sigh...Thank you to those of you who have prayed for me over the past week and have sent cards and emails with thoughtful words and sympathy. They have blessed me so much.
On January 11, 2008 my dad died. I received a phone call on Wednesday January 16th from the Los Angeles County Coroner's office. He lived alone and was not married. His neighbor found him in his apartment. He had only been married to my mother for a very short time when they were very young. I was his only child. My mom re-married when I was still a baby and my step-dad became my father and I thank the Lord for him.
There is so much about his life that I could say, so many things that are difficult, so many things that are very sad. When the young woman from the coroner's office asked me the question, "do you know a insert here the first, middle and last name of my father?" I knew before she said her next sentence and even though everything in me knew that this moment was long over due, that he was gone. I wanted to scream "no!" "not yet" "I have questions I need to ask and things I would like to know." The kind young woman was patient and understanding of my place. I took deep breaths and tried hard to keep my composure but it was impossible. She gently walked me through the steps and carefully answered my questions between my own moments of weeping and wishing I had one more moment with him. I remember when my mom lost her mother. The crying coming from the other room that seemed to resonate from somewhere deep within her soul. I understood. But the sorrow was different. I cried for what I never had and what I always longed to know. I cried at the very thought of him being all alone in death. I cried as I thought that no one should die, leaving it in the hands of a county employee to search for your next of kin. I cried because through the choices he made throughout his life left him with no one and nothing. I cried because I did not know where he will spend eternity.
Over the next few days I prepared to make a trip to California. I wanted to go. I knew I needed to. I wanted to go to his apartment. I wanted to go to the coroner's and pick up his things.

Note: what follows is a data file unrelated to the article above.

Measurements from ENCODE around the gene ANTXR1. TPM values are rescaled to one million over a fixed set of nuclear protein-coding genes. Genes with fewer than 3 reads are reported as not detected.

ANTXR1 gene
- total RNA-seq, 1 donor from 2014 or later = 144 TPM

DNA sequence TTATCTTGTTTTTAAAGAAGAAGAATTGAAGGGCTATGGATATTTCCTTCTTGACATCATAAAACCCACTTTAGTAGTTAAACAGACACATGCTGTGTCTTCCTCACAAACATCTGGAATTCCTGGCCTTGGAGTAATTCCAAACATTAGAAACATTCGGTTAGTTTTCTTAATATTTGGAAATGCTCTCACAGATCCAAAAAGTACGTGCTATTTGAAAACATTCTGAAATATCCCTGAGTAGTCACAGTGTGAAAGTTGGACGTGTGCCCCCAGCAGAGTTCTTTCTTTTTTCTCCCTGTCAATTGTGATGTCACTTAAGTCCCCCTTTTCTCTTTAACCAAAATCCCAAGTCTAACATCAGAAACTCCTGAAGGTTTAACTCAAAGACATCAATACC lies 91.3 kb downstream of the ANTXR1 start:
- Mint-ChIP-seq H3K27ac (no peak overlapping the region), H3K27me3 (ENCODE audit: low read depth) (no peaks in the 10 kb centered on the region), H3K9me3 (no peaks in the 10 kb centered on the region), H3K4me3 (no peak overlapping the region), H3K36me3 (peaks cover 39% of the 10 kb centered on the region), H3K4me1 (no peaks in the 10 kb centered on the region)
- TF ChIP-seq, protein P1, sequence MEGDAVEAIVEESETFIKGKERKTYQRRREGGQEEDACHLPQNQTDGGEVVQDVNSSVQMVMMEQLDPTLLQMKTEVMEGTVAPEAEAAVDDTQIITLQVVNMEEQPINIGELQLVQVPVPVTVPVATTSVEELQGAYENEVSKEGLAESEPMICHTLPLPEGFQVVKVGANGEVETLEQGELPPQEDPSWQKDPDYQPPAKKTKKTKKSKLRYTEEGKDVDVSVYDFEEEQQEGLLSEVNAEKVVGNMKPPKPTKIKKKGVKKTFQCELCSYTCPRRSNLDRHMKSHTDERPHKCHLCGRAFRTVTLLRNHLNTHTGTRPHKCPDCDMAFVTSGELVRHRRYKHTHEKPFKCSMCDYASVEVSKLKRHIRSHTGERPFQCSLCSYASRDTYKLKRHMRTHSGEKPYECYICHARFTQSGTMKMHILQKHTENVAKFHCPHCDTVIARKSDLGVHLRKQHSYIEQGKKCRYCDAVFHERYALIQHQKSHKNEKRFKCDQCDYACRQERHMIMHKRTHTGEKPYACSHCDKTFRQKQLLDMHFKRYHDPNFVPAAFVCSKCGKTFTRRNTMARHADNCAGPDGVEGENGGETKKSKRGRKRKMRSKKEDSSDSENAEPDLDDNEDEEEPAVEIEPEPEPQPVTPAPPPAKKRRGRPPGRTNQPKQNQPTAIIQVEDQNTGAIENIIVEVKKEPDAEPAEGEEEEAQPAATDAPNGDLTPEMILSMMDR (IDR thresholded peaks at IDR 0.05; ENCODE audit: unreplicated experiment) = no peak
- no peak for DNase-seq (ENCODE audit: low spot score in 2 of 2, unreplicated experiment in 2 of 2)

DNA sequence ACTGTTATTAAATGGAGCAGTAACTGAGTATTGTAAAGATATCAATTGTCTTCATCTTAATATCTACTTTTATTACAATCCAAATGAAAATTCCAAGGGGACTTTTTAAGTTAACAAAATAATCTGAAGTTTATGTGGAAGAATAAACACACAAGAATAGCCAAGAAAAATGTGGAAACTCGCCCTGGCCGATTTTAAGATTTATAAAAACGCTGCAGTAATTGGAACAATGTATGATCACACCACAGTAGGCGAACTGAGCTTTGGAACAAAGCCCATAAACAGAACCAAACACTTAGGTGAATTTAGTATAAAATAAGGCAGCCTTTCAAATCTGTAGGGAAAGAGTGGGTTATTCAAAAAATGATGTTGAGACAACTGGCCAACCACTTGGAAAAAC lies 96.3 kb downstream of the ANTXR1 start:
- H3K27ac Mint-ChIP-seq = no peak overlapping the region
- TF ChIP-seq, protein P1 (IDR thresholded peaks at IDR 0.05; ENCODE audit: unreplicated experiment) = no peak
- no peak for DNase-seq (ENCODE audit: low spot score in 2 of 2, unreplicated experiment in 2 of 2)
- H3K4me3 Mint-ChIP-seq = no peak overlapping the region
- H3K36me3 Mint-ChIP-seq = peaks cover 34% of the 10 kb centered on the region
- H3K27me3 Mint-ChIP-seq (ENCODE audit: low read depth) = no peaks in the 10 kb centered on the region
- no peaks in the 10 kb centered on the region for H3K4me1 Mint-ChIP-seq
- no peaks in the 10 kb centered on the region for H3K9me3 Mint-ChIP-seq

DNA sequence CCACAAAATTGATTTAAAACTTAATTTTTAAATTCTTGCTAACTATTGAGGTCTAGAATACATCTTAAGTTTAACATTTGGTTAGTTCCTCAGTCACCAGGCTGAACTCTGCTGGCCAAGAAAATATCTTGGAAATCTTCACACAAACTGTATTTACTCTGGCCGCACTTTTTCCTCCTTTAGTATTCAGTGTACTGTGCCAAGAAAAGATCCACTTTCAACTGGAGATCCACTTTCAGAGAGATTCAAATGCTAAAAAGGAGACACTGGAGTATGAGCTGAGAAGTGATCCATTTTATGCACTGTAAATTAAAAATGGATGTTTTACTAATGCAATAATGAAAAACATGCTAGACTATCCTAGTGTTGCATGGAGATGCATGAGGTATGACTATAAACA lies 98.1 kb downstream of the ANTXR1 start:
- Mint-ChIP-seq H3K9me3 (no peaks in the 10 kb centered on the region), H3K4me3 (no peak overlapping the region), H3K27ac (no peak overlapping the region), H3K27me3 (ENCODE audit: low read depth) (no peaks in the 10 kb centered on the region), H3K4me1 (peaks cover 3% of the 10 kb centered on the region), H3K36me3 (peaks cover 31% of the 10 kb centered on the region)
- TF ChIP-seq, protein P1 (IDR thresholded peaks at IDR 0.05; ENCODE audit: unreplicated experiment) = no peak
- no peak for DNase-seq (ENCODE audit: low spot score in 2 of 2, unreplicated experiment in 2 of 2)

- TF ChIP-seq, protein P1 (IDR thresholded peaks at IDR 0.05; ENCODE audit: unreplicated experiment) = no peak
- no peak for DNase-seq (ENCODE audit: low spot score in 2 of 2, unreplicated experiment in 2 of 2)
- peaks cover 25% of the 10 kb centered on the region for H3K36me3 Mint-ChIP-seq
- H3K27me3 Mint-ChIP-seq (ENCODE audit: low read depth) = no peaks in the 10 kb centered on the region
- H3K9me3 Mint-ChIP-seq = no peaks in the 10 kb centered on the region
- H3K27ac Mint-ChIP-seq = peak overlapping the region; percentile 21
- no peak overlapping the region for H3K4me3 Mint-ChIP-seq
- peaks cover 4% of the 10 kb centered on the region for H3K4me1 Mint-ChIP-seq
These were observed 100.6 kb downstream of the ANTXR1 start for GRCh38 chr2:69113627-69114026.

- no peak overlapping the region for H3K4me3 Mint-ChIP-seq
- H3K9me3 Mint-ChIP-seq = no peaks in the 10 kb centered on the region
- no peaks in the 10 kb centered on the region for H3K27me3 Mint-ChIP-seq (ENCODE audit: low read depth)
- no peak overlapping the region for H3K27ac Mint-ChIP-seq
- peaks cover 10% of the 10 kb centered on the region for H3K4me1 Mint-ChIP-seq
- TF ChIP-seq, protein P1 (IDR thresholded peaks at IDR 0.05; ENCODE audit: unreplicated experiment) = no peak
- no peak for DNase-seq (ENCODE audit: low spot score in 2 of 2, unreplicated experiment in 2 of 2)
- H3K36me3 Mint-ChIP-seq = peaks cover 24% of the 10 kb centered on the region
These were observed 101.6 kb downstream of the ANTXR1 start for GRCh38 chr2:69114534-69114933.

My flight landed in Los Angeles early Sunday evening. I stayed with my in-laws in Orange County. Monday morning I drove to my brother's house and was welcomed by my two month old niece at the front door with a sign that read, "Welcome, Aunt Chris". It made me cry. She is beautiful and it was wonderful to see my brother and his wife with their first little bundle of joy.
My brother accompanied me to my father's apartment. There are so many details that I will not write here. There are so many things that I experienced that have changed me deeply within. All of my life I have longed to know this man. I walked through this tiny apartment with everything just as it was when he died, looking, searching for anything, something that would give a glimpse of what he thought or why he chose to live this way. I wish I could say that I found something. But I did not. Over the next two days I learned things that were hard to hear. I was thankful that most of what I did know was true. Some of it was still scene through some hopeful rosy colored lens of a young girl still dreaming that her daddy would call or come to see here. I walked down a street that others wouldn't dare, I went into a few places that others would have considered unsafe, I went to the post office just blocks from his apartment and stood in amazement at the two inch thick plexiglass that separated me from the U.S. postal worker. I sat in a small room behind more plexiglass at the coroner's building in downtown Los Angeles to receive his wallet, watch, keys and other personal items. I hugged the neighbor who found him. I took in everything I saw and experienced in some quiet hope of knowing just a little bit more about this man who I knew as "Daddy Jim." I returned to his apartment a second time in hopes of finding something before returning his keys to the apartment manager. I looked up at the three story apartment building in the bright California sun one last time before pulling away and driving off for the last time with tears streaming down my face.
He lived a life thankfully I have never known. He did things I will never fully know. Most would consider his life a waste. And in some ways it was, except that God chose him to be my father. And although I longed to know him, he made the choice to leave me alone. Alone to live what he never had. Alone to not see what he was or experience who he was. I do know it was intentional. I do know that he loved me.